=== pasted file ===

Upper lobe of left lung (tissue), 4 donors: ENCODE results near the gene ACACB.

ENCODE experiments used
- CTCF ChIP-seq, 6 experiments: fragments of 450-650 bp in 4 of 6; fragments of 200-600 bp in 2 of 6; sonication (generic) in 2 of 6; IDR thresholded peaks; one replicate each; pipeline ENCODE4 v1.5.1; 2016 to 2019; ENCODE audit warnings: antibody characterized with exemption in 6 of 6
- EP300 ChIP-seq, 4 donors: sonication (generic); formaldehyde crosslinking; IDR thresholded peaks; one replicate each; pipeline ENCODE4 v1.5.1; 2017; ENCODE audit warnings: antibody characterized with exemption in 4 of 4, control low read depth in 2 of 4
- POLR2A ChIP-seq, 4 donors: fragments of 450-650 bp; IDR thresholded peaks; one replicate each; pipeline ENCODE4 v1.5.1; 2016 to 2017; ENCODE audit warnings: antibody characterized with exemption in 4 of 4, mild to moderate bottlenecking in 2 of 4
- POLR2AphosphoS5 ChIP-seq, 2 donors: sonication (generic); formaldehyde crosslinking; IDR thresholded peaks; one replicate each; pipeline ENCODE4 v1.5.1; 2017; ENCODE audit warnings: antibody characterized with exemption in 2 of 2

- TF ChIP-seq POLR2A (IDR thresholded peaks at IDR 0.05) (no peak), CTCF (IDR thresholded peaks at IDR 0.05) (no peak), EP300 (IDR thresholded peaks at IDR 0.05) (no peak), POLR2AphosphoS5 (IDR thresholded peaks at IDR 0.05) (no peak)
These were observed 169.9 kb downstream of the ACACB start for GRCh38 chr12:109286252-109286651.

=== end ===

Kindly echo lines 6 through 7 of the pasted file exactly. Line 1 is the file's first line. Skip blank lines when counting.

- POLR2AphosphoS5 ChIP-seq, 2 donors: sonication (generic); formaldehyde crosslinking; IDR thresholded peaks; one replicate each; pipeline ENCODE4 v1.5.1; 2017; ENCODE audit warnings: antibody characterized with exemption in 2 of 2

- TF ChIP-seq POLR2A (IDR thresholded peaks at IDR 0.05) (no peak), CTCF (IDR thresholded peaks at IDR 0.05) (no peak), EP300 (IDR thresholded peaks at IDR 0.05) (no peak), POLR2AphosphoS5 (IDR thresholded peaks at IDR 0.05) (no peak)